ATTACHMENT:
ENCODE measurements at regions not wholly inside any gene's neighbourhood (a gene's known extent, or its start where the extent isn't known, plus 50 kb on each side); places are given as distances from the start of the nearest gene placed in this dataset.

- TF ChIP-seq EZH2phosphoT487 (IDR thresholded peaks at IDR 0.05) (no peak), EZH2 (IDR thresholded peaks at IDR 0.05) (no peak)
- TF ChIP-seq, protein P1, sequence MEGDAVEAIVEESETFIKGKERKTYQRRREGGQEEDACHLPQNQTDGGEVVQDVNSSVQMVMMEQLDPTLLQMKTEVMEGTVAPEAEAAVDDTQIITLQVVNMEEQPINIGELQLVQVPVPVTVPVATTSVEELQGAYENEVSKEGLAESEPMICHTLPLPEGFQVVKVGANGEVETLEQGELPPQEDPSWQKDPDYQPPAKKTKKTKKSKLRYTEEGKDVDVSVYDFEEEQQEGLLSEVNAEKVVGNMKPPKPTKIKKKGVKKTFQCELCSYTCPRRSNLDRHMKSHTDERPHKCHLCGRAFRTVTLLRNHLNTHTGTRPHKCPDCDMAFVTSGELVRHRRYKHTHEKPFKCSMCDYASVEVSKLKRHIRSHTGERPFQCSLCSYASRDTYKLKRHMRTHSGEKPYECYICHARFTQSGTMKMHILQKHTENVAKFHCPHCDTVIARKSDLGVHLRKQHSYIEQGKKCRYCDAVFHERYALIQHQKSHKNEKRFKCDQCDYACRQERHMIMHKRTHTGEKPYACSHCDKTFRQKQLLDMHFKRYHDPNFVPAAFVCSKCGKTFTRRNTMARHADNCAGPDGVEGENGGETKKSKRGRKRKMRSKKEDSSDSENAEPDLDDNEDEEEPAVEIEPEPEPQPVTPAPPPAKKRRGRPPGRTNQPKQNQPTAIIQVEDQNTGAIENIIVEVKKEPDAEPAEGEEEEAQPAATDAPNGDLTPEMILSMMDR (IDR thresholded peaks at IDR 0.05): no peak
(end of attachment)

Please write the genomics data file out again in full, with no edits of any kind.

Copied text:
ENCODE measurements at regions not wholly inside any gene's neighbourhood (a gene's known extent, or its start where the extent isn't known, plus 50 kb on each side); places are given as distances from the start of the nearest gene placed in this dataset.

- TF ChIP-seq EZH2phosphoT487 (IDR thresholded peaks at IDR 0.05) (no peak), EZH2 (IDR thresholded peaks at IDR 0.05) (no peak)
- TF ChIP-seq, protein P1, sequence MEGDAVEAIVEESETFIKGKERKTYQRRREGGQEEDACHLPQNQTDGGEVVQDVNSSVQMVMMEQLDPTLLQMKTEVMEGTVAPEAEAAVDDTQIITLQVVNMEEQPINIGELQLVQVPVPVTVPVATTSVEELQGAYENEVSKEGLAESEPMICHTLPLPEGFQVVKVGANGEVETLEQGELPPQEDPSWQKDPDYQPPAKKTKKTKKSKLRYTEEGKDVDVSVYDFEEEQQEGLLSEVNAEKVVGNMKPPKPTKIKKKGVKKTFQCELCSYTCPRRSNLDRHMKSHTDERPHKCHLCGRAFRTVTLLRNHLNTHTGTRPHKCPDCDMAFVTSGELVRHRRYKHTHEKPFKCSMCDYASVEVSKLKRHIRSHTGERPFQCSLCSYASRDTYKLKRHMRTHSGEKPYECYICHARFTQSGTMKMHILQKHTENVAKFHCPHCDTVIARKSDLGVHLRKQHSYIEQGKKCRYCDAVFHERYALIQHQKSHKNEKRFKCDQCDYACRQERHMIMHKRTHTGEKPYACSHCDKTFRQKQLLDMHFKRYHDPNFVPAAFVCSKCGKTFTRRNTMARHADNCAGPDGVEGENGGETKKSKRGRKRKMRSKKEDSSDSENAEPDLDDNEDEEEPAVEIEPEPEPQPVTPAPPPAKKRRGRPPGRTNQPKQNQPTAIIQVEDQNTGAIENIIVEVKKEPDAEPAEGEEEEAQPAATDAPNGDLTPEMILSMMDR (IDR thresholded peaks at IDR 0.05): no peak